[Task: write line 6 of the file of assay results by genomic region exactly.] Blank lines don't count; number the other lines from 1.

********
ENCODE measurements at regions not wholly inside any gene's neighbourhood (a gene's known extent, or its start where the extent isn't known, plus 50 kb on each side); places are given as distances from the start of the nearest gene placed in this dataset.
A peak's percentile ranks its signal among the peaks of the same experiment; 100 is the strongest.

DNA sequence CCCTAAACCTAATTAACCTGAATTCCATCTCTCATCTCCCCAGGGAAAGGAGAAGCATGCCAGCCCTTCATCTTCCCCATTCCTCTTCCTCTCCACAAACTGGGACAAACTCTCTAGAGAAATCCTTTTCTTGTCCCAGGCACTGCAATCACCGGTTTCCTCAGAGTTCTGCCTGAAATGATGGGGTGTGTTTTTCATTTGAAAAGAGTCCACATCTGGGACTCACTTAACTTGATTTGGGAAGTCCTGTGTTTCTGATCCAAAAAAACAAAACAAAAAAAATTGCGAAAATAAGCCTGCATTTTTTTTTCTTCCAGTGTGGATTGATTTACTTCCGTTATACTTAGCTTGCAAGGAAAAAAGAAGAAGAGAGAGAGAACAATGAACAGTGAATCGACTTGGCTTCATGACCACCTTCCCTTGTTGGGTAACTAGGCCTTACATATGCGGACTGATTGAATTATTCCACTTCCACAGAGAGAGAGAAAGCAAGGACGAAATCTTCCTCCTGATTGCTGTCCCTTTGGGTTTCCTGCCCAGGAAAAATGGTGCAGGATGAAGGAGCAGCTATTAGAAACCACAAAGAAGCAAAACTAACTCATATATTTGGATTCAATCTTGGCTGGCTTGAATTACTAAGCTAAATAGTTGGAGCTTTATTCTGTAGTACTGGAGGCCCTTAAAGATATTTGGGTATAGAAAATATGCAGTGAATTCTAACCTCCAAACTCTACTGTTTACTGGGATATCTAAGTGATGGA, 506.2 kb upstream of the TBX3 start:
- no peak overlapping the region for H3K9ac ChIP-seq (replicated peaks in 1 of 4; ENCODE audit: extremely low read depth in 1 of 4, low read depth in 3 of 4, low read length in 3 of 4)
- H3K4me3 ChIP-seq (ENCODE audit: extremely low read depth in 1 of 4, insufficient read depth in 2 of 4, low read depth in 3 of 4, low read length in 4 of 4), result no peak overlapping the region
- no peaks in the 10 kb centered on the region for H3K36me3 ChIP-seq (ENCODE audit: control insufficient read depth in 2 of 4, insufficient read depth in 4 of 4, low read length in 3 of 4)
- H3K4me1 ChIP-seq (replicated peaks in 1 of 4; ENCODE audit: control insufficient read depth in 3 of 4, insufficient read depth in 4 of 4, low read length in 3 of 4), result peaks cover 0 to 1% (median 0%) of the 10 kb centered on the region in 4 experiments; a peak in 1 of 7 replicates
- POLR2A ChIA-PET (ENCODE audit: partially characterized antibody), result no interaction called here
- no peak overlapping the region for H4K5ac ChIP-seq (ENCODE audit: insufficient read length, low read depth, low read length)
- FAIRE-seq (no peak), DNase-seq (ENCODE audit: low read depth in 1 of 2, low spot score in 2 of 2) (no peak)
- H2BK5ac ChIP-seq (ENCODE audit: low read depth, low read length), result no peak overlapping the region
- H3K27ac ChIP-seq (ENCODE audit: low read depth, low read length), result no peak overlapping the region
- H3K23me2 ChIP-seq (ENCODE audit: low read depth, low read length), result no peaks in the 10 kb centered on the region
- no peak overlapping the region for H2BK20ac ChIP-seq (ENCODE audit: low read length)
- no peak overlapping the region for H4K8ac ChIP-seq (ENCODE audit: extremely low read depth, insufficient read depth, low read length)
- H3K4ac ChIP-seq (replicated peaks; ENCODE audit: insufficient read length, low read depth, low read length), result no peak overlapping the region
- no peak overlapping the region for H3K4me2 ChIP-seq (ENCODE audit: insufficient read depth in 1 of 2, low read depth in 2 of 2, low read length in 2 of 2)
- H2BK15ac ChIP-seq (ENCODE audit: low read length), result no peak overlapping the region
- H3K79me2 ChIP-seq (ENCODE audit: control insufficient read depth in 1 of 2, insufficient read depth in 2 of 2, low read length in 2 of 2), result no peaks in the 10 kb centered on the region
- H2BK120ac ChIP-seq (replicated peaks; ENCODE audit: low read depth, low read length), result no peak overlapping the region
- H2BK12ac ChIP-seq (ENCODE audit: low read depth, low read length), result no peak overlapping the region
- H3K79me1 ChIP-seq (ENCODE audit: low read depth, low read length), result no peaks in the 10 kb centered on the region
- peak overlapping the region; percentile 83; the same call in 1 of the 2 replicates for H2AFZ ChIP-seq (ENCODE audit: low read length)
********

- no peaks in the 10 kb centered on the region for H3K36me3 ChIP-seq (ENCODE audit: control insufficient read depth in 2 of 4, insufficient read depth in 4 of 4, low read length in 3 of 4)